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    Low Gas Demand Sparks Uncertain Future for Refiners

    Recent refinery closings may not be the end, analysts say.

    NEW YORK -- The decline in gasoline demand this year has contributed to the closings of five oil refineries in the U.S. this year, including plants in Delaware, New Jersey, California and New Mexico -- a signal that the business of oil refining is mired in a deep crisis according to a report by The New York Times.

    Gas demand, which some analysts had long expected to keep rising for decades, is down sharply in the recession, and some refiners are convinced that even after the economy recovers, demand will not grow as it had due to the rise of alternative fuel supplies and tougher efficiency standards for vehicles, the report stated. Some energy experts have said gas consumption most likely peaked in 2007, reaching 9.7 million barrels a day, and will not rise to that level again.

    And government mandates for ethanol are expected to grow through 2022, while biofuel supplies are expected to reach 15 billion gallons in 2012 and 36 billion gallons in 2022, the report stated.

    The recent drop in gas demand could result in more refineries being closed in the coming year, analysts told the newspaper. Approximately 700,000 barrels a day of refining capacity have been idled or shut down in North America in the last year, according Aaron Brady, an oil expert at IHS Cambridge Energy Research Associates, who was cited by the Times.

    "We have too much capacity," Lynn D. Westfall, the chief economist at the Tesoro Corp. told the Times. Westfall also estimated the industry's capacity of 18 million barrels a day must be cut 5 percent to 8 percent. "We need refineries to be shut down."

    The 2009 refinery closings mark the end of a period from roughly 2004 to 2008, when demand soared, refineries operated near capacity and profits swelled. But for drivers, gasoline prices stood at $3 or $4 a gallon, especially when refining capacity on the Gulf Coast was shuttered due to hurricanes, the Times reported.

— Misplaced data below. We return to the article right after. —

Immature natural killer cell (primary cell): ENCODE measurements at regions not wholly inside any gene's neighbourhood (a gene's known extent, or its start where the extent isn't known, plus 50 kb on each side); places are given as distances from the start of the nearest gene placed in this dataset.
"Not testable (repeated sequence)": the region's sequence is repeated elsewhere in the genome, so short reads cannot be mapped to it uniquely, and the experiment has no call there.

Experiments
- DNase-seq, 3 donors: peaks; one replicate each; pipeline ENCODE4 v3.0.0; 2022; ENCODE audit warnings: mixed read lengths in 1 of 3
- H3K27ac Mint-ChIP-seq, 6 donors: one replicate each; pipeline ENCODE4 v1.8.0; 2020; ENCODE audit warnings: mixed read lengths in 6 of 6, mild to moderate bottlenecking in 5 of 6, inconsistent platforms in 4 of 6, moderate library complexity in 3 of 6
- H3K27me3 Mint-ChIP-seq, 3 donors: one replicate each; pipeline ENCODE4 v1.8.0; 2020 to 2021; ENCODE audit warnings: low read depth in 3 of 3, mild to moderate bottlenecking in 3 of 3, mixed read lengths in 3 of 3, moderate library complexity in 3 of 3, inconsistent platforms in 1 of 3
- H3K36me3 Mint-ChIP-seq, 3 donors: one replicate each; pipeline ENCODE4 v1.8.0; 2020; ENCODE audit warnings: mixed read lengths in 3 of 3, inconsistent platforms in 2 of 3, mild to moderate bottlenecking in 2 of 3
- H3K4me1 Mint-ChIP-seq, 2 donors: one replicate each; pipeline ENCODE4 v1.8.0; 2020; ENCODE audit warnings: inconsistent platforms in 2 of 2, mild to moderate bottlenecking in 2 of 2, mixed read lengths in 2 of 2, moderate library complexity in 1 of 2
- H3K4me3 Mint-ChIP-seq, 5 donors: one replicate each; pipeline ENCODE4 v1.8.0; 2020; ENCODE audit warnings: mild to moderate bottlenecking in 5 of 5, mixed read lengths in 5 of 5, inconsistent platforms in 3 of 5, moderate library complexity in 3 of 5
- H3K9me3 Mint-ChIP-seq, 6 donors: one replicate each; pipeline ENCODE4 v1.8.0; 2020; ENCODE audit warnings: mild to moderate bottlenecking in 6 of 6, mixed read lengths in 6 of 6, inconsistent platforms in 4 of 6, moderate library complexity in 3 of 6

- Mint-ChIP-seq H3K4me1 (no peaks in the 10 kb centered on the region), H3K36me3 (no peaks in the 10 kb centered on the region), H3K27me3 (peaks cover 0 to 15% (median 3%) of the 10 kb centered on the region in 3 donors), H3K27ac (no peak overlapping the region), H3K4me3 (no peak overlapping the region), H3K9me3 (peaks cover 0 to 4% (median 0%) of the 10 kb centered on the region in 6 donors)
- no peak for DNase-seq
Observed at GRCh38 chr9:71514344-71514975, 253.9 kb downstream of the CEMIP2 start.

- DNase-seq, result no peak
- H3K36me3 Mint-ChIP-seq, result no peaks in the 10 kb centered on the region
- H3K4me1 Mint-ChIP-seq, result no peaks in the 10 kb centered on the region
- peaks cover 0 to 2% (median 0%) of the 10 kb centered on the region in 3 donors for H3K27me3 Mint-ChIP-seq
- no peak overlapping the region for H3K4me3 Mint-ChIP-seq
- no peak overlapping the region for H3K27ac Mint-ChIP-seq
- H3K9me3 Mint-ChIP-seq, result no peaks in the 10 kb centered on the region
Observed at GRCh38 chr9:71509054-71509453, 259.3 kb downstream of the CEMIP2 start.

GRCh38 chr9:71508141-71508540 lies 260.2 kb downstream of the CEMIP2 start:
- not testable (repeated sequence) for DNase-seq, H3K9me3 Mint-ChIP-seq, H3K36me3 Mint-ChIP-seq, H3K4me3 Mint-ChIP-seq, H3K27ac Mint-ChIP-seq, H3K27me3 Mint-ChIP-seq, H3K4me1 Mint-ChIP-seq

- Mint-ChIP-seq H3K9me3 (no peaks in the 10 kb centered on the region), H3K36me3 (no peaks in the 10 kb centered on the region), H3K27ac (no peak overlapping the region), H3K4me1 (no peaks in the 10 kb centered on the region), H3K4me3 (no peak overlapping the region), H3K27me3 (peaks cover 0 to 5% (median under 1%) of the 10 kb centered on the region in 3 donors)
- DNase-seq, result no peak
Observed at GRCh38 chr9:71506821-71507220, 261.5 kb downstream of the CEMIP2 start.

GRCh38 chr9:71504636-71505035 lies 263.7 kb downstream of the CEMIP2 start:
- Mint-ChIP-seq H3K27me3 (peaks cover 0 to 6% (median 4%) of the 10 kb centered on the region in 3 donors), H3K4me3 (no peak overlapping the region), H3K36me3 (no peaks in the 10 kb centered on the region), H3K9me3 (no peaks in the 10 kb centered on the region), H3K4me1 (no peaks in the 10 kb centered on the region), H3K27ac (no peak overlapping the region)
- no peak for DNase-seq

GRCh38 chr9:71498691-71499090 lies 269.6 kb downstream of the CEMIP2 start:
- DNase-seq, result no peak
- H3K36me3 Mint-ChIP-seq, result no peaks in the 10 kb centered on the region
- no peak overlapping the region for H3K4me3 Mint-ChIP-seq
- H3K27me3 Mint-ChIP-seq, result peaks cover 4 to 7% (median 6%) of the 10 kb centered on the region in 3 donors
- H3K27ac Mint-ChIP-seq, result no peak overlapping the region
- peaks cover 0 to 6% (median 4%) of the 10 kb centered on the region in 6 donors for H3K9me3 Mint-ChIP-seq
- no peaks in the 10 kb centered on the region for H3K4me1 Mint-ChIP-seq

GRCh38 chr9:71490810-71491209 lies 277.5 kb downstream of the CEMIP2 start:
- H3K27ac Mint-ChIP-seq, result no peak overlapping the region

The number of U.S. refineries fell to roughly 150 in recent years, from more than 300 in 1982. Meanwhile, the nation's refining capacity grew by approximately 13 percent, as the most efficient refineries were expanded, the report stated.

    But recent shutdowns are so rapid the country is losing capacity as refiners struggle to match output to falling demand. But even as demand for gas falls, the product is still pricey due to high oil prices. Gasoline prices dipped to an average of $2.58 a gallon recently, the newspaper reported, citing the motorist group AAA, and many analysts predicting further declines this winter.

    In the political realm, the refining industry is facing an administration that encourages alternative fuels use and reduction in the use of gasoline. And climate-change legislation on its path through Congress has refiners concerned over higher costs imposed on the industry, with more gas imports coming from lower-cost refiners overseas, according to the report.

    All of these factors leave refiners with difficult choices -- cut costs, try to sell plants or shut down unprofitable refineries.

    "The industry is on its collective knees right now," Charles T. Drevna, president of the National Petrochemical and Refiners Association, said in the report.

    The Valero Energy Corp. the nation's largest refiner, revealed plans this month to shut down its refinery in Delaware City, Del.

    "The golden age of refining -- if it ever existed -- didn't last very long," said Bill Day, a spokesman for Valero, in the report.

    In an effort to diversify, Valero recently bought several ethanol refineries.

    "We recognize that ethanol is an important side of the fuel mix that is not going to go anywhere," said Day. "That's where the future of demand growth and transportation fuels will be."

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